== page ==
Stephanie Seidel: You paint large-scale portraits of deconstructed faces. Who is portrayed in these works?
Genesis Tramaine: The portraits are biblical saints. I am a devotional painter and I think it’s important to give a face to the saints, who have names but don’t have a real persona in the Bible. The images of saints that we know and that are projected at us are all white with blond hair—and we all know that that is not true. I think it’s a part of my journey to bridge these gaps. Often what propels me to get in the studio and gives me the energy is the Word.
STS: Do you mean scripture, the word of the Bible?
GT: Yes, that’ll get me going. I’ll read something that strikes me. Then I do the research on the word, Bible phrase, story or a specific character. I have to know who their parents and their family are. Then these “characters” come to life. I’m such a Bible nerd.
STS: What do you feel the medium of painting offers you in particular?
GT: I’m going to be honest with you: I can just close my eyes and I don’t have to be in charge of what the work is going to look like. I don’t have to worry about any mistakes. I can just let God be God. It’s the one moment of the day where I can completely let go. One of the greatest gifts that God has given me as a painter is that I get to be alone as often as I choose because solitude is an expected part of the painting process. As women we don’t get these spaces. We are not trusted with “alone spaces.” And as Black women, we are often not afforded those spaces.
STS: One of your recent works is titled Black Woman University (2020). The title really stuck with me. Could you talk more about it and how it relates to the broader framework of your practice?
GT: I painted Black Woman University during the height of the lockdown. I am convinced that the only thing that kept me present during that time was my belief in God as well as all the knowledge that the women gave me who have raised me. I am who I am as a Black woman in America because of the grace of God and because of these women. There are specific survival strategies that got me through this year – the things my Nana told me and the things I watched my mom do. All of that is encouraging and that’s the energy I took into that work. It was my way of honoring and kneeling before the presence of a Black woman in spirit.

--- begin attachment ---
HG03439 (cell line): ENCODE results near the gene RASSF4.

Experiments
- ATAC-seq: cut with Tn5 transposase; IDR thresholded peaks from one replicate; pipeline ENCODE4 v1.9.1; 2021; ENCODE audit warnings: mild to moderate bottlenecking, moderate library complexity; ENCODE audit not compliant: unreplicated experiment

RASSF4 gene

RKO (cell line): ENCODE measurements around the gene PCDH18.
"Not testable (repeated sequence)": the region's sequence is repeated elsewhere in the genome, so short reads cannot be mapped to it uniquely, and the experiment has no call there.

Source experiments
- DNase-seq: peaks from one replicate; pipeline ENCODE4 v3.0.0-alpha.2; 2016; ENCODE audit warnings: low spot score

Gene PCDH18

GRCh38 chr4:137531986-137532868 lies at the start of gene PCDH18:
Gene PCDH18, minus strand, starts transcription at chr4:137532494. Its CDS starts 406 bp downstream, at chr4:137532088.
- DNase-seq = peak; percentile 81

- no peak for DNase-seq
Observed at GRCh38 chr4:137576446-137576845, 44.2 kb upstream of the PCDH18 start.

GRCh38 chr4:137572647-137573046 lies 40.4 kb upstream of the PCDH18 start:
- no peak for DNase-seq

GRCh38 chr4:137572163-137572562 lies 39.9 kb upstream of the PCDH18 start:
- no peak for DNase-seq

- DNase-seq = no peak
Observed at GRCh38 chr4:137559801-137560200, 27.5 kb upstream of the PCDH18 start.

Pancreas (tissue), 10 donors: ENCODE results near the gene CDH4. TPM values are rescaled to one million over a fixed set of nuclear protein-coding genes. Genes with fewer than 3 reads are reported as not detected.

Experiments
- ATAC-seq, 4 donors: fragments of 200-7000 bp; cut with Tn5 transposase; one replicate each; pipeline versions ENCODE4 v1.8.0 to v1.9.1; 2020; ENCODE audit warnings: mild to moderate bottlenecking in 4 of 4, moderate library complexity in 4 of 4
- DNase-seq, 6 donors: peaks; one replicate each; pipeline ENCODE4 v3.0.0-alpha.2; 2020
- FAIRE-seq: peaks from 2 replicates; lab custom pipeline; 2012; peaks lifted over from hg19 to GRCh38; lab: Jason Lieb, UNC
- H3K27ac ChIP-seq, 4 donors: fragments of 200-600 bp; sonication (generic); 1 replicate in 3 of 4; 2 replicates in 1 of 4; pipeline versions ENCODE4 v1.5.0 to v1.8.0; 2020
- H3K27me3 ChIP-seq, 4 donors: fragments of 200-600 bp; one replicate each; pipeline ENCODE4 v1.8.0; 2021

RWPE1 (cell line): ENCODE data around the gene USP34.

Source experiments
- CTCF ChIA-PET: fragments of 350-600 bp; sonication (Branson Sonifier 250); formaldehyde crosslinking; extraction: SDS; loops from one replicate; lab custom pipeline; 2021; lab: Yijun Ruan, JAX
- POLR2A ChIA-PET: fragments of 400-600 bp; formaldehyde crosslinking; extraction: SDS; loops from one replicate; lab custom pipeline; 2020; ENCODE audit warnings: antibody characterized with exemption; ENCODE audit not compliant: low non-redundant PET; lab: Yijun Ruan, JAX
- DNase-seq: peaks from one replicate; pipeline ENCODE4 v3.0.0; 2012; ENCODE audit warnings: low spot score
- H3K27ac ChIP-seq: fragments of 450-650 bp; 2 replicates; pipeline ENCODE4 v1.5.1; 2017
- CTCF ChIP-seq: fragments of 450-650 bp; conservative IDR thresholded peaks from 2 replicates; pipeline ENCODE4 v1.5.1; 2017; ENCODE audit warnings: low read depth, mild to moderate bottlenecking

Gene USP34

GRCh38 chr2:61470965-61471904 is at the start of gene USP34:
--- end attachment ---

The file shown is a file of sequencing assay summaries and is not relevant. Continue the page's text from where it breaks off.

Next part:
STS: You’ve described your paintings as “portals.” I’m curious as to what kind of seeing or visibility you want to facilitate in your works. What are they entry points for?
GT: For me, the works are the best way—other than being on my knees in solitude—to connect to my higher self and the greater God that is within me. A fresh piece of canvas is like a watering hole. It’s a safe space. That’s what the portal is for me. I don’t necessarily know where the angels take me, but I know I’m safe. There are things that I’ve learned to pay attention to, to connect to the portal in the physical space of the studio. I pray over this space, I pray for the spirit of the Holy Ghost and then I receive the gospel: that is what is reflected in the paintings. Usually it looks like a portrait from afar. But up close, if you really study the details of work, you’ll notice a separate story. You’ll notice the gospel in the work.
I think it’s important to be honest about the fact that I am a vessel, creating a portal for someone else to find a greater sensory space of spirituality for themselves. I want people to feel invited in to the highest point of who they are spiritually. And I think that art can do that.